After working your way through all of the new content in this year's Major League Baseball, you can't help but eye MVP like you would an old pair of cleats. The new material that EA has implemented is minimal at best, and most of the additions don't generate a lot of excitement. With that said, this is still the best-playing baseball game on the market. It may feel old hat, but it handles the fundamentals and nuances of the game much better than Major League. You really get the distinct feeling that the team spent a lot of time polishing the game to attain the highest level of authenticity possible.
Fielding is tighter than last year, allowing players to really get a good feel for each position on the diamond. The implementation of a perfect marker on the pitching meter makes it more difficult to paint the corners, so you shouldn't throw as many no-hitters as you did last year. Batters can also read pitchers thanks to the new Hitter's Eye feature, which briefly color-coats the ball as it is thrown to tell you what you are swinging at. This looks a bit goofy in my opinion, but since you can't read the spin on the laces like players do, it's a nice solution.
Most of the changes are found in the frontend. As in the Madden games, players can now run the finances of their team and build their own stadium. I really got a kick out of this new feature. Enticing people to come to games by selecting free gifts for fan appreciation days is a lot of fun, and actually having to build a winning team that brings in enough funds to upgrade the stadium facilities makes sense. It's very gratifying to watch your stadium grow from a rinky dink park to a colossal sporting venue. The only drawback is that unlike football's quick 16-game season, you'll need to play or sim through hundreds, maybe thousands of games to get your team where you want it. Going even further with the minor leagues, players can now play and manage rosters for their club's A-ball team. Franchise options don't get much deeper than this.
EA has also included addictive minigames for both batting and pitching. Like Tetris, you can't seem to put the controller down once you start playing. Thankfully, you'll receive points for performing well in these games that can be used to purchase legendary players (new Hall of Famers like Carlton Fisk are included), classic stadiums (Bloomington, anyone?), and tons of throwback jerseys.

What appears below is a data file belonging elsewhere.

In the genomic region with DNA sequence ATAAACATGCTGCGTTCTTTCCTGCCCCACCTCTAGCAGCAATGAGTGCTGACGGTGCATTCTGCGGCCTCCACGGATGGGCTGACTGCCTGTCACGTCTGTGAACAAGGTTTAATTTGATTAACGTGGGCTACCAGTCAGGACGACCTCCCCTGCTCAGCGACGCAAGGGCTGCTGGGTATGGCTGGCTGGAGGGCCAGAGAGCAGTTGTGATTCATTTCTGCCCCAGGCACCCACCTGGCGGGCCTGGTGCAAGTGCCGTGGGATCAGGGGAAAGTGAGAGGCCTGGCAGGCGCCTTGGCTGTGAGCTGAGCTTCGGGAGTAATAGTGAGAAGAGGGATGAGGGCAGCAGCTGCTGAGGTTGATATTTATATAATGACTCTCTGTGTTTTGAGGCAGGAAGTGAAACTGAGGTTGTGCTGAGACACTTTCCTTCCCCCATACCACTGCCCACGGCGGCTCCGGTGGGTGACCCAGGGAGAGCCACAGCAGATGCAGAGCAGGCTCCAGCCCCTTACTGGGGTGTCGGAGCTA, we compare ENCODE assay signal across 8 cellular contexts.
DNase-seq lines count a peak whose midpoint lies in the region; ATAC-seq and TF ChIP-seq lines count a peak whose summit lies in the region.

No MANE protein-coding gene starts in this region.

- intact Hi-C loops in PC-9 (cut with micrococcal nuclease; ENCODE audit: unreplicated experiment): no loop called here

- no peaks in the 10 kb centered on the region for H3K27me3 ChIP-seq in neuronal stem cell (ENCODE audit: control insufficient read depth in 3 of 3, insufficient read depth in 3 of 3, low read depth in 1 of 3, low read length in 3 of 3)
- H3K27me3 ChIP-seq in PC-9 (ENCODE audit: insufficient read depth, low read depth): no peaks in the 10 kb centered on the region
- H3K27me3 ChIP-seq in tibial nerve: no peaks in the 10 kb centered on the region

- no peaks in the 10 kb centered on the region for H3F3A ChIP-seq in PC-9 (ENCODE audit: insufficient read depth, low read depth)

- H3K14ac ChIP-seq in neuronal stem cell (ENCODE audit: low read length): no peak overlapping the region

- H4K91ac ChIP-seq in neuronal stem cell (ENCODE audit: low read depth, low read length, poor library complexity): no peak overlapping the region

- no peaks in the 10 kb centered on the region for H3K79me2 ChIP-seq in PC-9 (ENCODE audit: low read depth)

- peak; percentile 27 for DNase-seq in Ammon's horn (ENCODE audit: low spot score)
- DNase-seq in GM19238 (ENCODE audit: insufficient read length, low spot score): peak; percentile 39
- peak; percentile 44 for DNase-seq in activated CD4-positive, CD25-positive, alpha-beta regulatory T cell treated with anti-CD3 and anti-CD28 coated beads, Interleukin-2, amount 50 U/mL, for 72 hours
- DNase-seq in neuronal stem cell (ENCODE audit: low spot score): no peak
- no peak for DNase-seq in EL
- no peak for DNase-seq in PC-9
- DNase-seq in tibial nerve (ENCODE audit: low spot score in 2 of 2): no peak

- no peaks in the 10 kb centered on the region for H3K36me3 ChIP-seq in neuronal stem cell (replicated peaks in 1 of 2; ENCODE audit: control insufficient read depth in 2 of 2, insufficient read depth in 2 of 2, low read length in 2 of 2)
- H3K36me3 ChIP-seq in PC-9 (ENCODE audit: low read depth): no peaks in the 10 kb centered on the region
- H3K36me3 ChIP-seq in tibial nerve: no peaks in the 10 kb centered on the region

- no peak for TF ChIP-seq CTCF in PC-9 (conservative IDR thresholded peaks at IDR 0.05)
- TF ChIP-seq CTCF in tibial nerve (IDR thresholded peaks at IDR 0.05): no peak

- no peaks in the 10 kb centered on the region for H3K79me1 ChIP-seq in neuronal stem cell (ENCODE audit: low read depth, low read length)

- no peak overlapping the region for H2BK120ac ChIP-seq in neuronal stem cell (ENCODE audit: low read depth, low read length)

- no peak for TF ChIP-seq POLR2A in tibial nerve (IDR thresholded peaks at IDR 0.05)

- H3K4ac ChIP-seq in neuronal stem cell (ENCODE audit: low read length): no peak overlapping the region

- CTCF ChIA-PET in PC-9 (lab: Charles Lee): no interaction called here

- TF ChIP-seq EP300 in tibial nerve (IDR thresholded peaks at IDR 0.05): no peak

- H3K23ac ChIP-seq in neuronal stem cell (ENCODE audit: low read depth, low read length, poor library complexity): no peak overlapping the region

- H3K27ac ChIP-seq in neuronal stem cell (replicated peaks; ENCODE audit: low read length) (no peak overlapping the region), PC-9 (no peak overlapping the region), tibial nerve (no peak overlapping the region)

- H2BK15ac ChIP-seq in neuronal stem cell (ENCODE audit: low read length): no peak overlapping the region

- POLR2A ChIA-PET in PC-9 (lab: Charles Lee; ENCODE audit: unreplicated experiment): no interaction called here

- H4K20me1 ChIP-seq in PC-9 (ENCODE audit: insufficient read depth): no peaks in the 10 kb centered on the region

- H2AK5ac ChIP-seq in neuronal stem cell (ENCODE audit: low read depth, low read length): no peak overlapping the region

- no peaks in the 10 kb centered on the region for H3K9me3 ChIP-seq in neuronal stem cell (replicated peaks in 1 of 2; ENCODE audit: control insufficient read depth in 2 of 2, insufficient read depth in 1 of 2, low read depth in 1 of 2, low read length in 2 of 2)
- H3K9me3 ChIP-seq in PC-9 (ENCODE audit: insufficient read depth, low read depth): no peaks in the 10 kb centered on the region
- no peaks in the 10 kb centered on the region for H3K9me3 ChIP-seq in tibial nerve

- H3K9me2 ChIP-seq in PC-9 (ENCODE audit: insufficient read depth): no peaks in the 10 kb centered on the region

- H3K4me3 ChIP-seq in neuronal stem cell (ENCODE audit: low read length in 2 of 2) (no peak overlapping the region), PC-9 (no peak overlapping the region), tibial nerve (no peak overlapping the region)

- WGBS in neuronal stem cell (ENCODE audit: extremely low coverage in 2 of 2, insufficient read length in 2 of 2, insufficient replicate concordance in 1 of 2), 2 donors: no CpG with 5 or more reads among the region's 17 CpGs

This game is put together incredibly well, but fans who vested hundreds of hours in last year's iteration will likely be let down by the familiarity on the field. Conversely, if you are just looking for a solid gameplay package, MVP is still the game to beat.
A highly polished, yet only slightly changed follow-up to last year's release
Virtually identical to last year. The detail of the created stadiums is exceptional, however
The commentary team doesn't even come close to delivering on the same level of Major League's dynamic duo. The soundtrack is better than last year, however
Pitching is a bit more difficult this time around (as it should be), fielding is easier to get a grasp on, and batters can now read pitches
Owner mode offers an unprecedented level of depth, and the gameplay is still in a league of its own
Rated: 8.5 out of 10
Editor: Andrew Reiner
Issue: March 2005
With a methodical, Yankees-like approach, MVP continues to build its dynasty brick by brick. However, 2005's gameplay remains largely unchanged. It seems that additions like Hitter's Eye were only introduced to make things easier for people – so I suggest you turn this unexciting feature off. Owner's mode gives you some stadium options to play with, but the Spring Training minigames were what I was most excited about. It's just too bad that there isn't more to scouting in the off-season. If you're still slogging through a 162-game season from last year, I could see you not getting this title and being fine with that. It's still the best, but it hasn't gotten much better in the meantime.
Rated: 8.5 out of 10
Editor: Matthew Kato
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